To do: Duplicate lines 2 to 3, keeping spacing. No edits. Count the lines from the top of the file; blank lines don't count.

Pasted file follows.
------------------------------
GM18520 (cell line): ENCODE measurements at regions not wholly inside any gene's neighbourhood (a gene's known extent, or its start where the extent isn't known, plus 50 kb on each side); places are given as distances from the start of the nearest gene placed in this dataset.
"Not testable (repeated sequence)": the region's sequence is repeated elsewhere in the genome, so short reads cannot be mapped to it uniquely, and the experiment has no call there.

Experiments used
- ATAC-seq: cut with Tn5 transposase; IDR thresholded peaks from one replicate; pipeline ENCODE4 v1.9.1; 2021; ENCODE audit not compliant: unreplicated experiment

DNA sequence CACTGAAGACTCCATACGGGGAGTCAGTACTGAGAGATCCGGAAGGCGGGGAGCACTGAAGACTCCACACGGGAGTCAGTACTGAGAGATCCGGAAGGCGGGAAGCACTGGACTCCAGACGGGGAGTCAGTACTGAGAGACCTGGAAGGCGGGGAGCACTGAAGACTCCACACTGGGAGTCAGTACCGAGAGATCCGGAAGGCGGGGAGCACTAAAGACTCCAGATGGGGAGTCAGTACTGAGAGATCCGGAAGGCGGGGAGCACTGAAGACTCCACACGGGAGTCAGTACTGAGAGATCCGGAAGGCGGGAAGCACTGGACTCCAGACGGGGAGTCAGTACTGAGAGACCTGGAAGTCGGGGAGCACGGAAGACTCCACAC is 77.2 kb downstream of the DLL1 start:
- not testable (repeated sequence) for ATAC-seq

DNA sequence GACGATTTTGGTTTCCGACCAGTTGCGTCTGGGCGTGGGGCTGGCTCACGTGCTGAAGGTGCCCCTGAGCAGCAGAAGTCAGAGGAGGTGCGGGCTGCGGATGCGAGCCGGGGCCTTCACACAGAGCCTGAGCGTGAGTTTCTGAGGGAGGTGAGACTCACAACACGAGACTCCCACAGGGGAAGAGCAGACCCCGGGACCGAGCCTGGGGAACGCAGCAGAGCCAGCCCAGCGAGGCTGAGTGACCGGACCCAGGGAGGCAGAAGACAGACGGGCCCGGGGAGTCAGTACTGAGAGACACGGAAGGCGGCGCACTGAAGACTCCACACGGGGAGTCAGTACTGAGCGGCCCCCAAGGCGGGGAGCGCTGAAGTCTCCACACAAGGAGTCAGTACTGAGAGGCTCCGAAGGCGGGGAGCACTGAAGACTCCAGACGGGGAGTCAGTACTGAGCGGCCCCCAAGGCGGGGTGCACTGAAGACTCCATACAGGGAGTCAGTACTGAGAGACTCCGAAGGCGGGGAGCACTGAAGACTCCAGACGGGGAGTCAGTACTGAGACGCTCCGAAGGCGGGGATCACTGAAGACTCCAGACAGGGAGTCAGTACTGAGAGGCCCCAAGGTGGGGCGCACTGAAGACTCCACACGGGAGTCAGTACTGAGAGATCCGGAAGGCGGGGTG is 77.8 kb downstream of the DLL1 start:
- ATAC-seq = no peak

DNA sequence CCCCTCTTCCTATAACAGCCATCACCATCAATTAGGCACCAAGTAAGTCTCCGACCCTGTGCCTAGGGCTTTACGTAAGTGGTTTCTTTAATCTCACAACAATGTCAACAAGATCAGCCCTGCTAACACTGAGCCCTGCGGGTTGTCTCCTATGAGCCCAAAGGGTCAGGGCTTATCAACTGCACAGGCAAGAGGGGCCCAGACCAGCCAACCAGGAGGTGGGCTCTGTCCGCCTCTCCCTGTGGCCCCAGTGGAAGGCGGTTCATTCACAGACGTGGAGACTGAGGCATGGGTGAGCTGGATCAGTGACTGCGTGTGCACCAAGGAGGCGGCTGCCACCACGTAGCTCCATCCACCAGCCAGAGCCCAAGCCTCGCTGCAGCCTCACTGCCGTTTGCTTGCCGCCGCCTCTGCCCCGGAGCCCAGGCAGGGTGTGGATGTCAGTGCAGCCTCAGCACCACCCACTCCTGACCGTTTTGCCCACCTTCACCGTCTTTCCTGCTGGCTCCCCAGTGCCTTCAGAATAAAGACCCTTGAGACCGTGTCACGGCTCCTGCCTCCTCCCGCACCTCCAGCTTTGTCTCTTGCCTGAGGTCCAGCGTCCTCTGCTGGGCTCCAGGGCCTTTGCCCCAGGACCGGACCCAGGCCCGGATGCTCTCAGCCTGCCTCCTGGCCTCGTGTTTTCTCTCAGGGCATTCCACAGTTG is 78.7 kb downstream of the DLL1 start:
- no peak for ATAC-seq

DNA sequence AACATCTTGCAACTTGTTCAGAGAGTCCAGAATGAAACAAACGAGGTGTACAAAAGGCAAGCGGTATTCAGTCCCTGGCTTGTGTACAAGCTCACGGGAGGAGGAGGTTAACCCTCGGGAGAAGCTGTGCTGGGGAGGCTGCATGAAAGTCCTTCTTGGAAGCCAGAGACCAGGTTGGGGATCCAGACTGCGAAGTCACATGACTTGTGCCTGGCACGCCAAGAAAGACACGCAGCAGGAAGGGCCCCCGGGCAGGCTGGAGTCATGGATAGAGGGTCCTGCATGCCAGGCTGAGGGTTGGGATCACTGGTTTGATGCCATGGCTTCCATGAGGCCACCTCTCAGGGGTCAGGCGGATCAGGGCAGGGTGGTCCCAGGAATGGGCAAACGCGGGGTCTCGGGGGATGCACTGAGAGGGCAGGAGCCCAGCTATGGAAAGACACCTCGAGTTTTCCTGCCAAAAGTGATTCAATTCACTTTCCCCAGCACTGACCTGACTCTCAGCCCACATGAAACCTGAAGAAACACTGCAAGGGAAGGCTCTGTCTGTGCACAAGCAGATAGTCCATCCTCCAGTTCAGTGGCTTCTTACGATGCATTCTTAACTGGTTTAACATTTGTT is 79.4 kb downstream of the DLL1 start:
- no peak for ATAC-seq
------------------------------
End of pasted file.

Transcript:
"Not testable (repeated sequence)": the region's sequence is repeated elsewhere in the genome, so short reads cannot be mapped to it uniquely, and the experiment has no call there.

Experiments used